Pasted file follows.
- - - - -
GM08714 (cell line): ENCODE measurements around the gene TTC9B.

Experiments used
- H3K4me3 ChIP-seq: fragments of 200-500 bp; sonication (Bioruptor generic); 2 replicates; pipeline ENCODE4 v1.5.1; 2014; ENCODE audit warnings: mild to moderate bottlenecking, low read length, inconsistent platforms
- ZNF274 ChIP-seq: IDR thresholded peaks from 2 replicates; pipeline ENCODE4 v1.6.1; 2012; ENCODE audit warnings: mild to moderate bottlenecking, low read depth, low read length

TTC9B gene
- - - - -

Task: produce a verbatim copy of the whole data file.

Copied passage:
GM08714 (cell line): ENCODE measurements around the gene TTC9B.

Experiments used
- H3K4me3 ChIP-seq: fragments of 200-500 bp; sonication (Bioruptor generic); 2 replicates; pipeline ENCODE4 v1.5.1; 2014; ENCODE audit warnings: mild to moderate bottlenecking, low read length, inconsistent platforms
- ZNF274 ChIP-seq: IDR thresholded peaks from 2 replicates; pipeline ENCODE4 v1.6.1; 2012; ENCODE audit warnings: mild to moderate bottlenecking, low read depth, low read length

TTC9B gene